1Q84 by Haruki Murakami
Ever since I read Murakami’s Sputnik Sweetheart and Norwegian Wood, I have been hooked up with reading on his works. What I love about the author is the idea of creating stories that are obviously fictional but too close to the reality we live in. It sparks one’s curiosity and views on the world we live in and you just can’t help but think “Is this the real world in which I belong?“.
1Q84 is a novel which takes place beginning on April 1984 and ends on December. The story revolves on the lives of the 2 protagonists, Aomame and Tengo as they search for meaning in their lives and try to fill up the vacuum holed up inside them. Both live separate lives in 1984 (or is it 1Q84) but somehow gets involved with the religious group Sakigake. Tengo gets involved by ghostwriting the novel Air Chrysalis by the dyslexic Fuka-Eri (who happens to be the daughter of Sakigake’s Leader). The novel Air Chrysalis which sounds much like a fantasy novel happens to be an expose to the close-knit community of Sakigake that the group deides to pursue both Fuka-Eri and Tengo. While Aomame’s involvement with Sakigake starts when she was hired by the dowager to kill Leader as punishment for abusing girls. The whole story is pretty much like a wild cat-and-mouse chase, Sakigake running after Tengo and Aomame, Tengo looking for Aomame and Aomame searching for Tengo. All those running around who looking for who with the mysterious appearance of the Little People here and there plus the little green moon beside the moon of the real world adds confusion and much surrealism in the whole tangled up story.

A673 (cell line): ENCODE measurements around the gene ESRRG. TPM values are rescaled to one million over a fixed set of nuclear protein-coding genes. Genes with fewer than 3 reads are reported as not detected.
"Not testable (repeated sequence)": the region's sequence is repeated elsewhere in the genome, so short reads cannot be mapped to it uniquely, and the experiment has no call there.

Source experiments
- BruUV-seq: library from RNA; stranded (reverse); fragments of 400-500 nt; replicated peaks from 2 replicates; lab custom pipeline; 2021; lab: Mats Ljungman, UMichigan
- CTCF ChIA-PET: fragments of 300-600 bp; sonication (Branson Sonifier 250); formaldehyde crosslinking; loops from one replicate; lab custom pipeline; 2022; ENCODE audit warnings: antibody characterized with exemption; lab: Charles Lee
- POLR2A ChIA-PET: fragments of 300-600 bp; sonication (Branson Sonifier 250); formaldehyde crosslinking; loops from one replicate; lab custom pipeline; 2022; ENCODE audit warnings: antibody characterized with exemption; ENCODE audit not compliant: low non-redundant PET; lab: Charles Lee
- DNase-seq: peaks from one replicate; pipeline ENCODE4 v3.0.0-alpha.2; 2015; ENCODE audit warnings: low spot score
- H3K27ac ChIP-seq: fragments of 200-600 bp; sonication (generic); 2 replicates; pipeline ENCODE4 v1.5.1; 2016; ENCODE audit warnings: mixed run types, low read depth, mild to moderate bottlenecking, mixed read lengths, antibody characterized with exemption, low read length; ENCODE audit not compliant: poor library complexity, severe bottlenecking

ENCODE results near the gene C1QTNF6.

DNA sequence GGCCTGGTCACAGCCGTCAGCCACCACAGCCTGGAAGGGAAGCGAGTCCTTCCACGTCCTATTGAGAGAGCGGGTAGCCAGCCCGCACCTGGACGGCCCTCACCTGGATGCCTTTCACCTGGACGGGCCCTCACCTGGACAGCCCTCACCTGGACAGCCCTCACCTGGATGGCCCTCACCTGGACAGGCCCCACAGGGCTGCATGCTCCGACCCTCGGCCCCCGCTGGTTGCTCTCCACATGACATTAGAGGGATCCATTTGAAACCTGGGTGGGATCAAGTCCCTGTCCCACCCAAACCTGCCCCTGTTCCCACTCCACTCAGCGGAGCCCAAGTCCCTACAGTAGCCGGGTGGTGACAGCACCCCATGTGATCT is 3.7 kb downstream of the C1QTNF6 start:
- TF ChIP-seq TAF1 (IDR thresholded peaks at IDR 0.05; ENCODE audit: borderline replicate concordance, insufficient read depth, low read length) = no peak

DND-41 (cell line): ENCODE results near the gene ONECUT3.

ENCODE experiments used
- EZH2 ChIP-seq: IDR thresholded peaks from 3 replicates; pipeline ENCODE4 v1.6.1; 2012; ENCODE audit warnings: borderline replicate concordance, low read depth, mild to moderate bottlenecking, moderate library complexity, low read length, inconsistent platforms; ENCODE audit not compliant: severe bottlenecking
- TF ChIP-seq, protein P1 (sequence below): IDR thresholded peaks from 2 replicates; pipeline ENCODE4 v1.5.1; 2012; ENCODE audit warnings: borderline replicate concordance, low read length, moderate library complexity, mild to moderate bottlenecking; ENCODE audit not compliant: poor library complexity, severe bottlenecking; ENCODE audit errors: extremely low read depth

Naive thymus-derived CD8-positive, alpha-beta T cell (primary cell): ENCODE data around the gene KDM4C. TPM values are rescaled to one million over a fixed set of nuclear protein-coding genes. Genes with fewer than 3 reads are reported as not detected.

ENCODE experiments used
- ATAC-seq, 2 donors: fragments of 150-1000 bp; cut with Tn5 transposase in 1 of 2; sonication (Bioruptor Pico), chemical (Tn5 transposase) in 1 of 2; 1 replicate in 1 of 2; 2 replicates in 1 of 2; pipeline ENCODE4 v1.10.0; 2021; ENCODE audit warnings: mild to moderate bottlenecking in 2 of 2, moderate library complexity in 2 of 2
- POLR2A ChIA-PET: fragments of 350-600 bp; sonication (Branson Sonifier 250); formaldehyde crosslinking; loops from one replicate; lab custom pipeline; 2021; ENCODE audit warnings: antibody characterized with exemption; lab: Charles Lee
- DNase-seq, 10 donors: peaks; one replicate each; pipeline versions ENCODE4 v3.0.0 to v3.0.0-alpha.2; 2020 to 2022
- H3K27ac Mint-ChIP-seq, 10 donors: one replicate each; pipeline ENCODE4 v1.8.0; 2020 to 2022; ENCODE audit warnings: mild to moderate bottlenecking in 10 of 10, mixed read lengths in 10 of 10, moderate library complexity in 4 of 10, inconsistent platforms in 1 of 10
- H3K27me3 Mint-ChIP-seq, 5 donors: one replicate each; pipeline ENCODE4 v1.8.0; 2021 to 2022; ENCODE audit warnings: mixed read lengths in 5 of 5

What I like about the novel is the alternating chapters which shows the views of the two central characters. You can actually see how the story unfolds as Aomame and Tengo draws nearer to finding each other. Although, there are moments in the novel which I find boring and repetitive and I feel that you can actually cut down the 900++ pages to at least 600 without affecting the story. But all in all, I find reading 1Q84 interesting.
“Ho, ho” said the keeper of the beat
“Ho,ho” the others chimed in